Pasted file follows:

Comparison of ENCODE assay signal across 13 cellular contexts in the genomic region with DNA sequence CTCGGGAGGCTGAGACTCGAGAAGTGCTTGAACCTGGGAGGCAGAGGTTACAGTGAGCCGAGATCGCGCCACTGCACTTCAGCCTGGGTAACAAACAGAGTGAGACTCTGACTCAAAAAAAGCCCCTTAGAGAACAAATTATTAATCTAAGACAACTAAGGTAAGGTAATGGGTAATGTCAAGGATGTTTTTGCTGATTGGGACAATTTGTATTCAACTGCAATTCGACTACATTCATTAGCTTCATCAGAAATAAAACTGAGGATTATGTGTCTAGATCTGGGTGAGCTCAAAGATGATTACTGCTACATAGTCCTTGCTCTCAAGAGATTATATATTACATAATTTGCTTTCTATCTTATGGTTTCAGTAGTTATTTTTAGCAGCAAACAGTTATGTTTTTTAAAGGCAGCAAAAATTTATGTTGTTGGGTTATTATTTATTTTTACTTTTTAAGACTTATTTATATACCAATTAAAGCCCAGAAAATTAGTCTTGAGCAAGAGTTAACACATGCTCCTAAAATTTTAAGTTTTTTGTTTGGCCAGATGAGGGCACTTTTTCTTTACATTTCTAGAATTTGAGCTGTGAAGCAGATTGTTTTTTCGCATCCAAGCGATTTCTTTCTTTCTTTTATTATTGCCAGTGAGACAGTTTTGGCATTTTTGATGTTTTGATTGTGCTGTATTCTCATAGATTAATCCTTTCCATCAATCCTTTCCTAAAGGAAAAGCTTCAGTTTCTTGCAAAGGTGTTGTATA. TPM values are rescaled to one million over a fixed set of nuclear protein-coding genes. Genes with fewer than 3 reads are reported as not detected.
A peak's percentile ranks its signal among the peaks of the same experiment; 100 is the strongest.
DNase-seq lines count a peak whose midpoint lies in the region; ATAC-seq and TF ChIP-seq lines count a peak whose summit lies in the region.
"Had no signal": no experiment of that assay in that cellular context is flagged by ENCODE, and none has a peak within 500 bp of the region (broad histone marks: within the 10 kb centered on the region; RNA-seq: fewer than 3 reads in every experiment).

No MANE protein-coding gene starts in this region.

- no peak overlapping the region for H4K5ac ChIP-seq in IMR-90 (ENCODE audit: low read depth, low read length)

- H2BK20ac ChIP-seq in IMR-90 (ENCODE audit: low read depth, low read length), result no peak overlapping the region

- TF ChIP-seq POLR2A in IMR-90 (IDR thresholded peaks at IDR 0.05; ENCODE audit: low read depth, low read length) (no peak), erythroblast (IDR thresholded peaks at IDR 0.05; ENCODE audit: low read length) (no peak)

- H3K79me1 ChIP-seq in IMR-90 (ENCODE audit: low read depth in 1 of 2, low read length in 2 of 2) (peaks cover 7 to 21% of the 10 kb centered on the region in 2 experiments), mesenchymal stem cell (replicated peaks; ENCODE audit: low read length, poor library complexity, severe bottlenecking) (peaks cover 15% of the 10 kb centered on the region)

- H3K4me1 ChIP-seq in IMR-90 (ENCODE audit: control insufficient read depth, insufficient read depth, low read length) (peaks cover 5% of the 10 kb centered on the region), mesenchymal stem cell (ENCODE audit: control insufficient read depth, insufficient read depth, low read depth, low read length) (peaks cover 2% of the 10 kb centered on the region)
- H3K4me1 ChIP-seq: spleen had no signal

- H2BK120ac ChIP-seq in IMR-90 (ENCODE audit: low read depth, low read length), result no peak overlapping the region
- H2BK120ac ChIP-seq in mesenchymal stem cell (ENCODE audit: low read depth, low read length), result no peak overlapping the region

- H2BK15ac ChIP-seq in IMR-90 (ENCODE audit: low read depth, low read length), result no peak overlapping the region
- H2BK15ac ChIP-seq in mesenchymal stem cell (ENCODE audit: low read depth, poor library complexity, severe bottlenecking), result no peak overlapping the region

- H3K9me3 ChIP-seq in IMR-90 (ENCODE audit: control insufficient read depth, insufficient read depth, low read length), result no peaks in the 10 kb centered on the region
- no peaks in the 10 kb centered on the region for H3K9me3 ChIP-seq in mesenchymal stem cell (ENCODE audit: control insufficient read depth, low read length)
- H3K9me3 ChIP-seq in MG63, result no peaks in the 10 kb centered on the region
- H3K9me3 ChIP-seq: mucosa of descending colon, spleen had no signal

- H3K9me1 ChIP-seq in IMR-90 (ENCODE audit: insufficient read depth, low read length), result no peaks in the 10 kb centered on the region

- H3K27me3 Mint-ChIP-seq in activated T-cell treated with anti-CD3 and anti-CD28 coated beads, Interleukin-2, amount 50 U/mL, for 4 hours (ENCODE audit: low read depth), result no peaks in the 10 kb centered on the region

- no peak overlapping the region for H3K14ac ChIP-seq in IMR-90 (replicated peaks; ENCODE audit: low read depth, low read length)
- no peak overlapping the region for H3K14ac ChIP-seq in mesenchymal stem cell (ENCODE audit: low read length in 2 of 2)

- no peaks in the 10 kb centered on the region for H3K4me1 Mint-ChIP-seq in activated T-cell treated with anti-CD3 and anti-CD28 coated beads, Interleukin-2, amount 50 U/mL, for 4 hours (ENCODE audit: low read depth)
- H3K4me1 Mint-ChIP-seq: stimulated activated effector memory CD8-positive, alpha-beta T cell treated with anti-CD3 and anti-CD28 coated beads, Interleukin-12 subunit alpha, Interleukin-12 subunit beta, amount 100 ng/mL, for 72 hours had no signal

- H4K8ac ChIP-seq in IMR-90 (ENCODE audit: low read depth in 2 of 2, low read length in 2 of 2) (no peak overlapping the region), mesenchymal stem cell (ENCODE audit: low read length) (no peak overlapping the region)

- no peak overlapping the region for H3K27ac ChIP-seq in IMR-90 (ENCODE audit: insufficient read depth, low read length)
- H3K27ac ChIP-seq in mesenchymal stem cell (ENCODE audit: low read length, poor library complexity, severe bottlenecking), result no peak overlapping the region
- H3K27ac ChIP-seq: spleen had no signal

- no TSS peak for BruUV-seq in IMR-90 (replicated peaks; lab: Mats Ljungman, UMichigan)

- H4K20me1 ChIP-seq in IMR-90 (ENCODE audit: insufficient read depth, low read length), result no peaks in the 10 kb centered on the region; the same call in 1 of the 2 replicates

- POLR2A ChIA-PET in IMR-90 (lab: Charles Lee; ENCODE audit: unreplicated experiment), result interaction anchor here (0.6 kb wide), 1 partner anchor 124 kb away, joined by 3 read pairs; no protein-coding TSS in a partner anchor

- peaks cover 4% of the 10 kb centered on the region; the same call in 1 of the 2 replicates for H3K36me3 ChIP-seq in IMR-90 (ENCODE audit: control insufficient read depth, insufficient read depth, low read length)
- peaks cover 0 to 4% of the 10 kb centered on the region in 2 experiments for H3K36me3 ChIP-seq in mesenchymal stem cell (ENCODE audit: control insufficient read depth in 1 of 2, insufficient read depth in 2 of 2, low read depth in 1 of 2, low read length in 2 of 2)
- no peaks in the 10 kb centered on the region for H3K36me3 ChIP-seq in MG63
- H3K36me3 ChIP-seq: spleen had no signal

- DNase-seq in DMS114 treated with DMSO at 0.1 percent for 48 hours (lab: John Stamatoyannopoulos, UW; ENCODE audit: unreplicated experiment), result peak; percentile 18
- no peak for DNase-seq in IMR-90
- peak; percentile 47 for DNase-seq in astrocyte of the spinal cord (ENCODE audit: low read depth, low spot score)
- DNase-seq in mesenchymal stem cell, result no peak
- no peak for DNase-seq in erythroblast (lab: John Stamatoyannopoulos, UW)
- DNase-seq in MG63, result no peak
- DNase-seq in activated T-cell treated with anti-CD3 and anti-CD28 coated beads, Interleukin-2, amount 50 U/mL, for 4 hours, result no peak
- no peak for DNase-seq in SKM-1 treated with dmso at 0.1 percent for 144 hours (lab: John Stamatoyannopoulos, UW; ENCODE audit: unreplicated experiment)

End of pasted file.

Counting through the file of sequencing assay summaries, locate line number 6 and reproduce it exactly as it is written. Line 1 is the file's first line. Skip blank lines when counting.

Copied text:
- no peak overlapping the region for H4K5ac ChIP-seq in IMR-90 (ENCODE audit: low read depth, low read length)